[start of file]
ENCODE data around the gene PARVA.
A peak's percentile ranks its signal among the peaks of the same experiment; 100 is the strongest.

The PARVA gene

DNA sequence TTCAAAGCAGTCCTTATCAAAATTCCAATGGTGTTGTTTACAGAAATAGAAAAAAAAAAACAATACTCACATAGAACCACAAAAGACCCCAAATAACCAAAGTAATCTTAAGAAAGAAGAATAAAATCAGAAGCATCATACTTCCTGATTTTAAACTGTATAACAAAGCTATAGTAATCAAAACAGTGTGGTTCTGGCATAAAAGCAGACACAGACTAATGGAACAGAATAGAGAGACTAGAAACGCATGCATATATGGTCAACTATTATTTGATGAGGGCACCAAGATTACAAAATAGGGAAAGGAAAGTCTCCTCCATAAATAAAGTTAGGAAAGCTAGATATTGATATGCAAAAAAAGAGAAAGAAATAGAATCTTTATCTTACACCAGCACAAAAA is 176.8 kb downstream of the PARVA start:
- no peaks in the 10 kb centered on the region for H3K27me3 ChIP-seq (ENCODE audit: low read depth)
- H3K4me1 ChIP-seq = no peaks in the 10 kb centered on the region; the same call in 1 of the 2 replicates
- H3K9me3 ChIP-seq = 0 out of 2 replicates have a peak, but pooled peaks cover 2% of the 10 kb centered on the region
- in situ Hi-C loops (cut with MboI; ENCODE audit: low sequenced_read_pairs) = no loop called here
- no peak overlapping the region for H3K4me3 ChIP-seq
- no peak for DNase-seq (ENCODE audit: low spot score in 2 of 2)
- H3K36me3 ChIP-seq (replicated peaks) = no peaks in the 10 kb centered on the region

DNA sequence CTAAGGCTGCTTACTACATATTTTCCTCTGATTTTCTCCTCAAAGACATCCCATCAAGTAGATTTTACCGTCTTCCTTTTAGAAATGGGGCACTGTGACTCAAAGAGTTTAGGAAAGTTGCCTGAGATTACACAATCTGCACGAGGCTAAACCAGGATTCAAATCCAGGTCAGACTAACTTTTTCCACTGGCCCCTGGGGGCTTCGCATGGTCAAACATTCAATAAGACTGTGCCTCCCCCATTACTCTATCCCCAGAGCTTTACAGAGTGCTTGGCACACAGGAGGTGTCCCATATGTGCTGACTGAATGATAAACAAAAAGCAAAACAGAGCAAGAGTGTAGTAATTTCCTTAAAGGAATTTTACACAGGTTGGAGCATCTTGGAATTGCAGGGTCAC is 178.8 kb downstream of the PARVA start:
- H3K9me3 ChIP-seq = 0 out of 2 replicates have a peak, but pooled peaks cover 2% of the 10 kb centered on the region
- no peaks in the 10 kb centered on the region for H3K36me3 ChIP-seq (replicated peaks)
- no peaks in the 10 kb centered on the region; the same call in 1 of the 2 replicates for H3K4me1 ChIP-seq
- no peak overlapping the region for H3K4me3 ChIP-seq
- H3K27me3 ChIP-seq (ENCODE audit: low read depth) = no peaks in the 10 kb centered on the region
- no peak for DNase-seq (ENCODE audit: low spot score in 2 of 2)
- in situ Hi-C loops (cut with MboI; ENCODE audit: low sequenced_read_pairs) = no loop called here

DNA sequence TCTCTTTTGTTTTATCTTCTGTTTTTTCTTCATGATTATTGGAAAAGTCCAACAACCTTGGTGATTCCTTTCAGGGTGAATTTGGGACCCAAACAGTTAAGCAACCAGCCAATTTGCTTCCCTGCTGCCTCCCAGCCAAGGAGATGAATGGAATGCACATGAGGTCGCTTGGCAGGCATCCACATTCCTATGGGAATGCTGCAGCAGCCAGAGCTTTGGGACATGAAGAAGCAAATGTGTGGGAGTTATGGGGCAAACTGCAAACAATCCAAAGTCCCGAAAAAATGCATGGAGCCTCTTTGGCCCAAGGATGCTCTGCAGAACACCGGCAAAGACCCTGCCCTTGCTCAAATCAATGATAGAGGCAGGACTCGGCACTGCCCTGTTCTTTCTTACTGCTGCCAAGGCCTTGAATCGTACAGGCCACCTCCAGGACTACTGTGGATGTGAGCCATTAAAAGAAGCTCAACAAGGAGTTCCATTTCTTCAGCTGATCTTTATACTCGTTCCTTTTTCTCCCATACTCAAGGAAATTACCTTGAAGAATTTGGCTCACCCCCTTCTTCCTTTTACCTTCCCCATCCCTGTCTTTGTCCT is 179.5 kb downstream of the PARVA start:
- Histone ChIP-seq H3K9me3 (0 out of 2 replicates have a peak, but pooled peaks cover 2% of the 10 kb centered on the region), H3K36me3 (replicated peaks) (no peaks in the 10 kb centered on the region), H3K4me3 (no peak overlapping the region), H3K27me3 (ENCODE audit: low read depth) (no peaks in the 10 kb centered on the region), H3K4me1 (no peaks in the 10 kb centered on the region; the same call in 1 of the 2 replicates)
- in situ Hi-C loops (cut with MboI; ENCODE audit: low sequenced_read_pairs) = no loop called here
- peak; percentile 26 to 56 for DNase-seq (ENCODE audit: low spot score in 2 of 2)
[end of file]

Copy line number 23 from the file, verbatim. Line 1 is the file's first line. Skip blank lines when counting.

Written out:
- peak; percentile 26 to 56 for DNase-seq (ENCODE audit: low spot score in 2 of 2)